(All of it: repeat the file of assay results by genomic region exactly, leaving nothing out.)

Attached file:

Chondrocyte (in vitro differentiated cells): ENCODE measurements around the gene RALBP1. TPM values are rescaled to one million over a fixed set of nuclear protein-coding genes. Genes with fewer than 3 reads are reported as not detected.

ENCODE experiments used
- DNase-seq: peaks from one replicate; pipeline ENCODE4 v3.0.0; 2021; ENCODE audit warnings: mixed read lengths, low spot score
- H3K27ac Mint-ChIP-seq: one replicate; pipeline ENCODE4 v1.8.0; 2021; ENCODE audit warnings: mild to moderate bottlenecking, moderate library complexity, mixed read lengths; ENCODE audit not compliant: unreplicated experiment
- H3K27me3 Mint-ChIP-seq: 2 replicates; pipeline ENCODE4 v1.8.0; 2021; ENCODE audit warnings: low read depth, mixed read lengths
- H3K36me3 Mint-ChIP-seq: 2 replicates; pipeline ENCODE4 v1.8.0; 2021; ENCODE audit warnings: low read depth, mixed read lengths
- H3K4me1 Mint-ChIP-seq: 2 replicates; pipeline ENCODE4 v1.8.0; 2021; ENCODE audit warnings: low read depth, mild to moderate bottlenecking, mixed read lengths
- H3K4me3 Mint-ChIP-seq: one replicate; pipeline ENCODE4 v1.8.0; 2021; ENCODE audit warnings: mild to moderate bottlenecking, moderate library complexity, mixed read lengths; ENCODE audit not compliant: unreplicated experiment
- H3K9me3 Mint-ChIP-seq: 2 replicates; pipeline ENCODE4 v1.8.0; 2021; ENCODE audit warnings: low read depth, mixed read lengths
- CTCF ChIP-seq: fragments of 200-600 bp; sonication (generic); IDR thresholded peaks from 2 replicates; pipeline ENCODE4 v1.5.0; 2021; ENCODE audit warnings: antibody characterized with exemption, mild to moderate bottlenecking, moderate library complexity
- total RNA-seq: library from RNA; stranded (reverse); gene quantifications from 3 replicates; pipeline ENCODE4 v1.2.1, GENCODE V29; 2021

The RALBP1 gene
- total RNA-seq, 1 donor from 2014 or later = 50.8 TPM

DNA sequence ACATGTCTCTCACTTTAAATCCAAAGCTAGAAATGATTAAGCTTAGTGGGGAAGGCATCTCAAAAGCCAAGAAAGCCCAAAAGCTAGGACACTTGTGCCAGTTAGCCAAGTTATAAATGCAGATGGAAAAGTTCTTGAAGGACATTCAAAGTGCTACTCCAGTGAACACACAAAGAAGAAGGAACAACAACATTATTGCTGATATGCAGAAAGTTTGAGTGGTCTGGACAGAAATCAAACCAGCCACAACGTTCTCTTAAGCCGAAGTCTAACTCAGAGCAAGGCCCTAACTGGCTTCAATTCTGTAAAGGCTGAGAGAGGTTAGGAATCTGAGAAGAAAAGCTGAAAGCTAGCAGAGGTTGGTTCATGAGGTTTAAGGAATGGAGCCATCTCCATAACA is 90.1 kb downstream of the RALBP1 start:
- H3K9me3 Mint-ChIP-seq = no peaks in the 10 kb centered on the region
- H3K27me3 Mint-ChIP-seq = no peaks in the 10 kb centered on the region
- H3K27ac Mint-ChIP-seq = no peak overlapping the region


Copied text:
Chondrocyte (in vitro differentiated cells): ENCODE measurements around the gene RALBP1. TPM values are rescaled to one million over a fixed set of nuclear protein-coding genes. Genes with fewer than 3 reads are reported as not detected.

ENCODE experiments used
- DNase-seq: peaks from one replicate; pipeline ENCODE4 v3.0.0; 2021; ENCODE audit warnings: mixed read lengths, low spot score
- H3K27ac Mint-ChIP-seq: one replicate; pipeline ENCODE4 v1.8.0; 2021; ENCODE audit warnings: mild to moderate bottlenecking, moderate library complexity, mixed read lengths; ENCODE audit not compliant: unreplicated experiment
- H3K27me3 Mint-ChIP-seq: 2 replicates; pipeline ENCODE4 v1.8.0; 2021; ENCODE audit warnings: low read depth, mixed read lengths
- H3K36me3 Mint-ChIP-seq: 2 replicates; pipeline ENCODE4 v1.8.0; 2021; ENCODE audit warnings: low read depth, mixed read lengths
- H3K4me1 Mint-ChIP-seq: 2 replicates; pipeline ENCODE4 v1.8.0; 2021; ENCODE audit warnings: low read depth, mild to moderate bottlenecking, mixed read lengths
- H3K4me3 Mint-ChIP-seq: one replicate; pipeline ENCODE4 v1.8.0; 2021; ENCODE audit warnings: mild to moderate bottlenecking, moderate library complexity, mixed read lengths; ENCODE audit not compliant: unreplicated experiment
- H3K9me3 Mint-ChIP-seq: 2 replicates; pipeline ENCODE4 v1.8.0; 2021; ENCODE audit warnings: low read depth, mixed read lengths
- CTCF ChIP-seq: fragments of 200-600 bp; sonication (generic); IDR thresholded peaks from 2 replicates; pipeline ENCODE4 v1.5.0; 2021; ENCODE audit warnings: antibody characterized with exemption, mild to moderate bottlenecking, moderate library complexity
- total RNA-seq: library from RNA; stranded (reverse); gene quantifications from 3 replicates; pipeline ENCODE4 v1.2.1, GENCODE V29; 2021

The RALBP1 gene
- total RNA-seq, 1 donor from 2014 or later = 50.8 TPM

DNA sequence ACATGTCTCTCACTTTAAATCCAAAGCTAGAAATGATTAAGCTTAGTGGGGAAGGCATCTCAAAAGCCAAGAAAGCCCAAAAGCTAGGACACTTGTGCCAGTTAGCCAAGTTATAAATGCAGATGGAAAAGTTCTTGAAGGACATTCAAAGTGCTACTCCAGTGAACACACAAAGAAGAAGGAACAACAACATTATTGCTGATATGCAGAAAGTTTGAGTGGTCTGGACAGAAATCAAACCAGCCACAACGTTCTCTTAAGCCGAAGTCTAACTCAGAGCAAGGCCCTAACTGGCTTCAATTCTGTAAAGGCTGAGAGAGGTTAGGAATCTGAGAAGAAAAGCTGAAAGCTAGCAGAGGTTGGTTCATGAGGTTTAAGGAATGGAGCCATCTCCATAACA is 90.1 kb downstream of the RALBP1 start:
- H3K9me3 Mint-ChIP-seq = no peaks in the 10 kb centered on the region
- H3K27me3 Mint-ChIP-seq = no peaks in the 10 kb centered on the region
- H3K27ac Mint-ChIP-seq = no peak overlapping the region